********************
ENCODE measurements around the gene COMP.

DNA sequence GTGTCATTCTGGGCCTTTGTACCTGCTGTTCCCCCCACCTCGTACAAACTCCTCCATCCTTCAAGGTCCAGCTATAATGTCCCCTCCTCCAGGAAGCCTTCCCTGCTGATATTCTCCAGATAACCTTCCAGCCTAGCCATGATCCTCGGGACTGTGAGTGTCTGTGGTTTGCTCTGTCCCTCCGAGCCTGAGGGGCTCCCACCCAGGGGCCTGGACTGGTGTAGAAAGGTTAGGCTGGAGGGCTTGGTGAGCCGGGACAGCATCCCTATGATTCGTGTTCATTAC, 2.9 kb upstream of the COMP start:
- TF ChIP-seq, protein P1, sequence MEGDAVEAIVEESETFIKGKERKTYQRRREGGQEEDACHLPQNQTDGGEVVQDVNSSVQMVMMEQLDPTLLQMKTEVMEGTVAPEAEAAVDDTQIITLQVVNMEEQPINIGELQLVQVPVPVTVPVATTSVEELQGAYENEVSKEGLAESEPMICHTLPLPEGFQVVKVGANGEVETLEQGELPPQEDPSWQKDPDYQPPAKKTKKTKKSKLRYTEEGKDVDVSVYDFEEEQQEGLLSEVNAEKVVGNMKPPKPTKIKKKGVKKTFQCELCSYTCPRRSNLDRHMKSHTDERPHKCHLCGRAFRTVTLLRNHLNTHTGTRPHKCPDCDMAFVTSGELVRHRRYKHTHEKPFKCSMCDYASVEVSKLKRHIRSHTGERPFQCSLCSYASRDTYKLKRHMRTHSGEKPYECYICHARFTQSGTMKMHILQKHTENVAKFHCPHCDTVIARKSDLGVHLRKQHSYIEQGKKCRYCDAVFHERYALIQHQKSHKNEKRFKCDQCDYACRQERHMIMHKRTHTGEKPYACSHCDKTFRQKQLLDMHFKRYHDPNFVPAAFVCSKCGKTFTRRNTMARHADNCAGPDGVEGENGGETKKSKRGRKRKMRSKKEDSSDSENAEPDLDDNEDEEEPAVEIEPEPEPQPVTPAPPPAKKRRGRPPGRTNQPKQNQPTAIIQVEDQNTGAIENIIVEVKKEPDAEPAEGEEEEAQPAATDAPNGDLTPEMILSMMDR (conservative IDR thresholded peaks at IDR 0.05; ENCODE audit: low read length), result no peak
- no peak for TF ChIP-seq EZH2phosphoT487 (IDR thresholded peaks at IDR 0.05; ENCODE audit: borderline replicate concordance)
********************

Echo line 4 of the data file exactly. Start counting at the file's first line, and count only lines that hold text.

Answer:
- no peak for TF ChIP-seq EZH2phosphoT487 (IDR thresholded peaks at IDR 0.05; ENCODE audit: borderline replicate concordance)